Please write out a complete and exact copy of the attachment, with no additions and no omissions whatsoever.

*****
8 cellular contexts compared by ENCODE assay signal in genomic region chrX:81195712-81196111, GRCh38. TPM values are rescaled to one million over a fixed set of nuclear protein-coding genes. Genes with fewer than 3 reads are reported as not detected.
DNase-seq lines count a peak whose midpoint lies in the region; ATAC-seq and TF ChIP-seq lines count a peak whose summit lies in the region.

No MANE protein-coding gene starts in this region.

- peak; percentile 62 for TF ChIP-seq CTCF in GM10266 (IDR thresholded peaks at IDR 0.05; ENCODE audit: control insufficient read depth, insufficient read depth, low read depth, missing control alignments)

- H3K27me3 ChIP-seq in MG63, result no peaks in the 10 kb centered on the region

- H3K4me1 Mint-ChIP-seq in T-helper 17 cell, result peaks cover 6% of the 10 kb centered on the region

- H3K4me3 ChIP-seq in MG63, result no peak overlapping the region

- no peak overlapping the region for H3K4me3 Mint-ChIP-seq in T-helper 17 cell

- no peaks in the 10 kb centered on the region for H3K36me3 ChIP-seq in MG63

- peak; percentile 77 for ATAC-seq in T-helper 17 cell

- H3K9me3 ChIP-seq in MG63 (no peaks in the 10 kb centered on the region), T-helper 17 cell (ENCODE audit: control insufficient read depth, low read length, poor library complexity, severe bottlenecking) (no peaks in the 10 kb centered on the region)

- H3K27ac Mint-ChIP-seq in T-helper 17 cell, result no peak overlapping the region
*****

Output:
8 cellular contexts compared by ENCODE assay signal in genomic region chrX:81195712-81196111, GRCh38. TPM values are rescaled to one million over a fixed set of nuclear protein-coding genes. Genes with fewer than 3 reads are reported as not detected.
DNase-seq lines count a peak whose midpoint lies in the region; ATAC-seq and TF ChIP-seq lines count a peak whose summit lies in the region.

No MANE protein-coding gene starts in this region.

- peak; percentile 62 for TF ChIP-seq CTCF in GM10266 (IDR thresholded peaks at IDR 0.05; ENCODE audit: control insufficient read depth, insufficient read depth, low read depth, missing control alignments)

- H3K27me3 ChIP-seq in MG63, result no peaks in the 10 kb centered on the region

- H3K4me1 Mint-ChIP-seq in T-helper 17 cell, result peaks cover 6% of the 10 kb centered on the region

- H3K4me3 ChIP-seq in MG63, result no peak overlapping the region

- no peak overlapping the region for H3K4me3 Mint-ChIP-seq in T-helper 17 cell

- no peaks in the 10 kb centered on the region for H3K36me3 ChIP-seq in MG63

- peak; percentile 77 for ATAC-seq in T-helper 17 cell

- H3K9me3 ChIP-seq in MG63 (no peaks in the 10 kb centered on the region), T-helper 17 cell (ENCODE audit: control insufficient read depth, low read length, poor library complexity, severe bottlenecking) (no peaks in the 10 kb centered on the region)

- H3K27ac Mint-ChIP-seq in T-helper 17 cell, result no peak overlapping the region